Posted by Richard Evensen on May 23, 2011
Recently, I was researching how market insights professionals can enhance their internal position and have a greater influence on their companies’ strategies (for an upcoming Forrester Leadership Board exclusive research report). As part of the research, I spoke with leaders at the market insights and CMO levels to get their views on how market insights professionals can succeed, build internal awareness and reputations and be able to more effectively influence the company’s direction and strategies.
As I spoke to these leaders, I kept hearing things I had read years ago from a beat-up 10-cent book I found at the local flea market. That book was Dale Carnegie’s “How to Win Friends and Influence People”. It was published back in 1937, which was right about the time George Gallup (of Gallup Poll fame) founded the American Institute of Public Opinion, part of the growing tide of companies doing this new thing called market research.
For those who are not acquainted with Dale Carnegie’s book, it provides advice on how to make people like you, win them to your way of thinking and change them (without giving offense or arousing resentment). It even provides rules for making your home life happier! Salespeople swear by this book and I have to say that it’s been a great guide for me (and provided an amazing ROI on my 10-cent investment).
What is interesting about Carnegie’s book is that it shows how people can reach their goals through augmenting soft skills (also known as interpersonal skills). For many market insights professionals, these skills can seem far less important than hard research and analytical skills. A 2009 Forrester survey shows that market insights professionals put soft skills at the bottom of their most important hiring criteria for a research candidate.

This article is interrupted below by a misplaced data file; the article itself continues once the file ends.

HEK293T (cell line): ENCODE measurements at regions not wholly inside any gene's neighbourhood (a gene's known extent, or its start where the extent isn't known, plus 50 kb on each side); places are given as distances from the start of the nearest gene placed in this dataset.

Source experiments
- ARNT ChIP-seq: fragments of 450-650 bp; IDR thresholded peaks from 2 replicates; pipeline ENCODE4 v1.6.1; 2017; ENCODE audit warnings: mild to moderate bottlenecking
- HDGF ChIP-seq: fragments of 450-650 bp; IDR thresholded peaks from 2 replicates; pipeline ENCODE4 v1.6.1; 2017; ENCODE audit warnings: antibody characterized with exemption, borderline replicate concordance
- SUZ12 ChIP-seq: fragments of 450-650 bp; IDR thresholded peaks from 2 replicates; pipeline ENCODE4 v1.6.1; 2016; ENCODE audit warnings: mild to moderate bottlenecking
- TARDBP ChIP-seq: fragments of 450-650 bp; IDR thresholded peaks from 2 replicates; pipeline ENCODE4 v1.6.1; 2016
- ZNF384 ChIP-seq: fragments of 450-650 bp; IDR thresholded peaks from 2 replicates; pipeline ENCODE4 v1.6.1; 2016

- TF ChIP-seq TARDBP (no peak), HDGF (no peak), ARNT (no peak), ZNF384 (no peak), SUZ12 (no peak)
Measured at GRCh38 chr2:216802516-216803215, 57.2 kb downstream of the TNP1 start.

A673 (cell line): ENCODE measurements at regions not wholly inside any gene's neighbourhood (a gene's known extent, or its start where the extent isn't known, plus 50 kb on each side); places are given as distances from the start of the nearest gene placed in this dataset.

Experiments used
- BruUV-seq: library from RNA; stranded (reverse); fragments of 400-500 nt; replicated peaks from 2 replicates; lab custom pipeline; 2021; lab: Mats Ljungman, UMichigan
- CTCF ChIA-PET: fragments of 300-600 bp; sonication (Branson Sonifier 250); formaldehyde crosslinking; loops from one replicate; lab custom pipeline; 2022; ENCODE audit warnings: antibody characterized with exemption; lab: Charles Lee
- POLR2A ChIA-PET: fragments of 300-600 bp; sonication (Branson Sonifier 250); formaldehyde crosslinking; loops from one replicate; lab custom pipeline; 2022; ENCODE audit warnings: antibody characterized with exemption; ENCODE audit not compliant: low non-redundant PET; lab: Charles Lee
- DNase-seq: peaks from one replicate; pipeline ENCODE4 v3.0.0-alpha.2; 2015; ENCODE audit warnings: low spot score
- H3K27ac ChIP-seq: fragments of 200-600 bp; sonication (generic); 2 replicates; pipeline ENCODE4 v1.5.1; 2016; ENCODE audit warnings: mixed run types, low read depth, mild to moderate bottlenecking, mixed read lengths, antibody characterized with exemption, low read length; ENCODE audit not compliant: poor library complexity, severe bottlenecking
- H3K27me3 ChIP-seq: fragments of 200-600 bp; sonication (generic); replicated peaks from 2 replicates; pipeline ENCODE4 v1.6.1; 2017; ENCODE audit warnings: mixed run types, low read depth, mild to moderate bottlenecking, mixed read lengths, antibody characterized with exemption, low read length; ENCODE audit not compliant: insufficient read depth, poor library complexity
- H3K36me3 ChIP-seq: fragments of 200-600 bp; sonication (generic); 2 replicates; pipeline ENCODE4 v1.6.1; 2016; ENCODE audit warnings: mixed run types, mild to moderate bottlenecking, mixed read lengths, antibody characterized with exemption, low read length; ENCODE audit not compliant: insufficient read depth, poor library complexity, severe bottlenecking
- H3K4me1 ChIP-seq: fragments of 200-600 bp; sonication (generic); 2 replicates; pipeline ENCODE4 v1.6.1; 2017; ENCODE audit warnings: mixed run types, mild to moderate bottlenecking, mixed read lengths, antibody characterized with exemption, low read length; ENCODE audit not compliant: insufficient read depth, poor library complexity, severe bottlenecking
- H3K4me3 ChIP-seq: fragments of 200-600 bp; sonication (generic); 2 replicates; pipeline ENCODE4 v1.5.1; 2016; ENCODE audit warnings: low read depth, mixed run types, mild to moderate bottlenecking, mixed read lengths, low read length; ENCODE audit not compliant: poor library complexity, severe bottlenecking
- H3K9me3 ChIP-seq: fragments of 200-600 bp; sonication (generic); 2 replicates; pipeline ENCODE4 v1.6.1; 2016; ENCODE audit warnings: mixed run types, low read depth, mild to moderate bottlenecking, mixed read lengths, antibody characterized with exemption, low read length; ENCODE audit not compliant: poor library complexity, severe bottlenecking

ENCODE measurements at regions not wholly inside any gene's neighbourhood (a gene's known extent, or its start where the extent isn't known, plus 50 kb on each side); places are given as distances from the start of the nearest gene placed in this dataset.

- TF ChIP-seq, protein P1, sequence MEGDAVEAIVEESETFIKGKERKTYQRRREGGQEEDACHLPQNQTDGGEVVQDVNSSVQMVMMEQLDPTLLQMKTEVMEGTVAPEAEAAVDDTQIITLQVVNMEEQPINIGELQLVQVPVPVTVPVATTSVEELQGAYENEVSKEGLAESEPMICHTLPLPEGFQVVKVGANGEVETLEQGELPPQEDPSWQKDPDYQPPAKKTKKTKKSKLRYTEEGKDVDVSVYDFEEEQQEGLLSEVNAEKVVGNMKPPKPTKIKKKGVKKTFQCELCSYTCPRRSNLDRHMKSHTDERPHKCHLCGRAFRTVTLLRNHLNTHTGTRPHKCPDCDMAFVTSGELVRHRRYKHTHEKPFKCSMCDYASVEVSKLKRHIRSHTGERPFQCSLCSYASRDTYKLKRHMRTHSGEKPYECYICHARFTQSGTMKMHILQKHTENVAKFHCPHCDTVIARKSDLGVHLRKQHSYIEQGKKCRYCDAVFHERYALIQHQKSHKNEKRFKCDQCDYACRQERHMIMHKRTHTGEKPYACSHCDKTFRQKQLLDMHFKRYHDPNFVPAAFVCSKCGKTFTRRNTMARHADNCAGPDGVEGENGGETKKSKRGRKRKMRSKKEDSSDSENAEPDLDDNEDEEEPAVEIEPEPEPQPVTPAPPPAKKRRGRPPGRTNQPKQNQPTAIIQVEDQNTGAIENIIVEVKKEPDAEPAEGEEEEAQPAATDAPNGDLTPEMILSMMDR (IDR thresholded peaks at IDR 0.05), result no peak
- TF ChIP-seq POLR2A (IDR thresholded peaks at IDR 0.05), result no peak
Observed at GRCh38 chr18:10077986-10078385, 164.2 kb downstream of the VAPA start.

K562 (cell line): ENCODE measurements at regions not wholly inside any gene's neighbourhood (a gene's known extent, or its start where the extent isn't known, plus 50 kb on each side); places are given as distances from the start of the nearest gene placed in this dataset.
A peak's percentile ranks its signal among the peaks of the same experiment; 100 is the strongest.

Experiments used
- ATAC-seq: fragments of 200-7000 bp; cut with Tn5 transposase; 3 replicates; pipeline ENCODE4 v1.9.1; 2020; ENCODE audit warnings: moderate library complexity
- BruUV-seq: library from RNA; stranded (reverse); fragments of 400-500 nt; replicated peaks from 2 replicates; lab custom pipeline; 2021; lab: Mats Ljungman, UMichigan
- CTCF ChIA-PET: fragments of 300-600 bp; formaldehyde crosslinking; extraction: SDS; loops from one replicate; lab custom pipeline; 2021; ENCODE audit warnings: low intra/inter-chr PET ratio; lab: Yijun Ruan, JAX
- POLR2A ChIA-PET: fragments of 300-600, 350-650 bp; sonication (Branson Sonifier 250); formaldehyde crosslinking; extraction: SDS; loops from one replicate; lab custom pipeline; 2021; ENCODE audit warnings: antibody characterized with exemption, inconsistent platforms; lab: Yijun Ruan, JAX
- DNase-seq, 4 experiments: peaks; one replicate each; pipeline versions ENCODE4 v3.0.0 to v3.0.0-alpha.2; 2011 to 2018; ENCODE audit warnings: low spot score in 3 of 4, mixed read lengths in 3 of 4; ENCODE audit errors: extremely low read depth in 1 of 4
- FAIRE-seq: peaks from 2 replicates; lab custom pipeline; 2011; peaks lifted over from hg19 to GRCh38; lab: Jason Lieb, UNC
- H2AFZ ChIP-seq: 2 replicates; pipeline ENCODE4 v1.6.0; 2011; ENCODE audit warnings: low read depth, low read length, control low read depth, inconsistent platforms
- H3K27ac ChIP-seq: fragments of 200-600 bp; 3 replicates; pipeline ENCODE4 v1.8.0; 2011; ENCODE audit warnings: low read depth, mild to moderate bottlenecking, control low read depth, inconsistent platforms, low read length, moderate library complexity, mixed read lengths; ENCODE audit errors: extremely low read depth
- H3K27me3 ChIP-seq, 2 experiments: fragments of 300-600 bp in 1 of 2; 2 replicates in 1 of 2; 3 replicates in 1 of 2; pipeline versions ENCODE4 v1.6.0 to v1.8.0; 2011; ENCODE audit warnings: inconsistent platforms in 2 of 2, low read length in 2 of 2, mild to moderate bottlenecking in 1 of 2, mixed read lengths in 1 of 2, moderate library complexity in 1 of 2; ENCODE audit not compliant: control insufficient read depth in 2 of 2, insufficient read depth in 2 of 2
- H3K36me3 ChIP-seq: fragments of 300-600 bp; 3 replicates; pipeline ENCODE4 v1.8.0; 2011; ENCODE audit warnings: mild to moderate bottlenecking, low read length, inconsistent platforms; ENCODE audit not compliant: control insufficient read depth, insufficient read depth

How important are soft skills for market insights professionals? In the era of big data, email communications and DIY, do market insights professionals really need ‘people skills’ or just a good set of quantitative chops? Interestingly, all of the leaders interviewed for Forrester’s recent research pointed to the value, even necessity, of soft skills in their success. It was these skills, in conjunction with solid research and analysis, which helped them gain broad-based awareness, executive-level value perception and a seat at the strategy table.
Several key areas of resonance between Forrester’s 2011 research and Carnegie’s 1937 book stand out:
- Carnegie tells us to “talk in terms of the other person’s interests” which is echoed in market insights leaders’ advice to not “get too mired in the data” and “raise the discussion up to the insights”.
- Carnegie believes it’s important to “dramatize your ideas”, a view which aligns to a CMO’s belief that “data presented well can tell 1,000 stories”.
- Carnegie directs us to never say “you’re wrong” to someone, a position which aligns with a best practice of never telling a stakeholder that the market doesn’t like their new offering.
So, almost 75 years from the book’s first publishing there are still business approaches which market insights leaders can learn from Carnegie. What role have soft skills played in your success? Do you think soft skills will become more important for market insights leaders as they look to deliver more strategic-level insights? What advice do you have for market insights professionals looking to win over their execs and influence their company’s strategies? We would love to hear your thoughts.